We headed to their San Francisco showroom to interview the Cuyana co-founders Karla Gallardo and Shilpa Shah, and Irene Yuan, Head of Marketing, to hear more about the brand whose philosophy ‘less is more’ aligns so well with our own values here at Rverie.

Can you introduce yourselves and what you do?

Karla: I am one of the co-founders of Cuyana as well as the CEO. I am responsible for the overall business and closely manage all product, merchandizing and branding.

Shilpa: I'm Karla's co-founder and CXO. I am responsible for the overall user experience and for business development and partnerships.

Irene: I’m the Director of Marketing at Cuyana. I oversee everything from our marketing copy and collateral, to our website, communications and social media.

Karla and Shilpa, what are your backgrounds and how did you meet each other?

Karla: Before starting Cuyana, I worked at Apple, doing business analysis and strategy, as well as at Goldman Sachs in investment banking. In between Apple and Goldman, I got my MBA from Stanford, and for undergrad I went to Brown where I got a Bachelor of Science in Applied Mathematics.

Shilpa: I received my MBA and BA from UC Berkeley, and have 15+ years of experience in web and mobile interface design, working for companies including Disney, AT&T and Motorola.

Karla: We met when I was in business school at Stanford. Shilpa came as a prospective student to one of my entrepreneurship classes. I had just learned that morning what a UX designer was and needed to find one for a group project I was working on. I recruited Shilpa for the project and after I graduated we stayed in touch and became good friends.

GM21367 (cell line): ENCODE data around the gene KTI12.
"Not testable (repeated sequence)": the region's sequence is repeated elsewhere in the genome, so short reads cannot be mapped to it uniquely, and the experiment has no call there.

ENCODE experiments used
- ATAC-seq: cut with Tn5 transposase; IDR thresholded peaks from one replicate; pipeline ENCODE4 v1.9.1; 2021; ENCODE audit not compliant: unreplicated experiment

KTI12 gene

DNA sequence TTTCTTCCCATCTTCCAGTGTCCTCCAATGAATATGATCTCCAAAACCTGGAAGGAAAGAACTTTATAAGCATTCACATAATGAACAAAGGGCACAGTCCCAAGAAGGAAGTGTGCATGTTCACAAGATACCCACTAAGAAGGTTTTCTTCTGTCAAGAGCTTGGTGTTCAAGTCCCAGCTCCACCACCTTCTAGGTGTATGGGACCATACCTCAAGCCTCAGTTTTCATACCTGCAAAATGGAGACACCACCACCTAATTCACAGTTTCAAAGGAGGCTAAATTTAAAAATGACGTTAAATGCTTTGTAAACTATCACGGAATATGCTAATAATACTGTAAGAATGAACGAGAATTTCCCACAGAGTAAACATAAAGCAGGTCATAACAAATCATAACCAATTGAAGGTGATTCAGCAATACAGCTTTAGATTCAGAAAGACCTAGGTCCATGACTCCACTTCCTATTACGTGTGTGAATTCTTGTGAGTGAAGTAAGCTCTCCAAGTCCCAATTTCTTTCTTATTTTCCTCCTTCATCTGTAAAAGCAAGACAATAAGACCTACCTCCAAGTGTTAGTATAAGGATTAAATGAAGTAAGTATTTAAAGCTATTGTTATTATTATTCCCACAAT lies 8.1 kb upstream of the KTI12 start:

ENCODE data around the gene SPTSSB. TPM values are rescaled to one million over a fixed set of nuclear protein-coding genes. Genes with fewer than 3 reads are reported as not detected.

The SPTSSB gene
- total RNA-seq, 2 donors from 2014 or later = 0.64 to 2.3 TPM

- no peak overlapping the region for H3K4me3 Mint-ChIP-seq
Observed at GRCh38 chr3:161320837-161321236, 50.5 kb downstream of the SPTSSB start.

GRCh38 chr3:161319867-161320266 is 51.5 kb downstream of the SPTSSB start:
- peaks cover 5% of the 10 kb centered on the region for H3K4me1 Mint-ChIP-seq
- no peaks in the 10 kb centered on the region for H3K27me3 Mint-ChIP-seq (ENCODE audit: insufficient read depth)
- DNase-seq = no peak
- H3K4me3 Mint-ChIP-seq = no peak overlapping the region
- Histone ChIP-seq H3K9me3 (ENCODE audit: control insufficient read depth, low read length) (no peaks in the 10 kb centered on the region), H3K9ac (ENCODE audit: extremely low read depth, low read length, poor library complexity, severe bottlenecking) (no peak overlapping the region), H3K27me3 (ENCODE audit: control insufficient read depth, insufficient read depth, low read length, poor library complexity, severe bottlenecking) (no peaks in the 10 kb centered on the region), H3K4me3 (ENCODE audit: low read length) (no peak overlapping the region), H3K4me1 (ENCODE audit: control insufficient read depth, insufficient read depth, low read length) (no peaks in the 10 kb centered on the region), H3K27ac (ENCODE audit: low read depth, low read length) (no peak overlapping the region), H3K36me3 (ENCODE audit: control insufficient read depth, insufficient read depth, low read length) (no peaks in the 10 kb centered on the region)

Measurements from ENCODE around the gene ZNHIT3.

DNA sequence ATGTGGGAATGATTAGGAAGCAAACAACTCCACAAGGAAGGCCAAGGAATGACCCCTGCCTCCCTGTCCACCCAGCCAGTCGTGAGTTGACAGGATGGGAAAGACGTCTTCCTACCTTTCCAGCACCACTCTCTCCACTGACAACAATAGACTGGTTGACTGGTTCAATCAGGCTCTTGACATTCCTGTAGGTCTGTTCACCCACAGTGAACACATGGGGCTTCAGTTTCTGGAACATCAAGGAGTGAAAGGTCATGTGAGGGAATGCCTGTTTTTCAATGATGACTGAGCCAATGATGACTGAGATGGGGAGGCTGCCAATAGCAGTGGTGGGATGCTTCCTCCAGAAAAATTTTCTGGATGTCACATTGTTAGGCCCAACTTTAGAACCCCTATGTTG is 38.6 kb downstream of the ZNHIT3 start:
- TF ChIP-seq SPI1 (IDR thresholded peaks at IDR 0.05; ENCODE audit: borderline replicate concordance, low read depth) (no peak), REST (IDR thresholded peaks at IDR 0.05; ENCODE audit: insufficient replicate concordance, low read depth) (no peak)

When it came time to start Cuyana, I knew she'd be the perfect co-founder because we complement each other in our skill-sets, yet share the same values.

What was the process of becoming co-founders together, what was easy/hard? How did the two of you decide to make the transition to become business partners?

Karla: The process of becoming co-founders was really incredible and surprisingly easy for us because Shilpa and I have perfectly complementary skill-sets. I love working on branding and product development; Shilpa loves working on the user experience and practical consumer journey that surrounds the brand and product. I tend to focus on details and Shilpa thinks of functionality. I sought her to be my business partner because of these complementary skill-sets, and because we also get along very well and have become great friends.

Shilpa: A perfect example of this is when Karla first showed me our bestselling leather tote, and asked, isn't this product beautiful? My first response was, "Yes! But can we add a pocket?!"

A lot of our readers are entrepreneurs and have experienced, or are in the middle of, raising venture money for a business. How did you go about this and what advice would you have for people embarking on a start up?